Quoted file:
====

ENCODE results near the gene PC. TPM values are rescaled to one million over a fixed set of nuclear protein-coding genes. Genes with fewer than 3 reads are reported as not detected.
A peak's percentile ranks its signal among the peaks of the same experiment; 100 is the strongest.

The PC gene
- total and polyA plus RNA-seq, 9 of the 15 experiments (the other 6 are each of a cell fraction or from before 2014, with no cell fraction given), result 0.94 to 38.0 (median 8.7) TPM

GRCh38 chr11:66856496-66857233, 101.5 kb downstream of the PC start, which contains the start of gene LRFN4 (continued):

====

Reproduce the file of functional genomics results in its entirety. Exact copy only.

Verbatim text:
ENCODE results near the gene PC. TPM values are rescaled to one million over a fixed set of nuclear protein-coding genes. Genes with fewer than 3 reads are reported as not detected.
A peak's percentile ranks its signal among the peaks of the same experiment; 100 is the strongest.

The PC gene
- total and polyA plus RNA-seq, 9 of the 15 experiments (the other 6 are each of a cell fraction or from before 2014, with no cell fraction given), result 0.94 to 38.0 (median 8.7) TPM

GRCh38 chr11:66856496-66857233, 101.5 kb downstream of the PC start, which contains the start of gene LRFN4 (continued):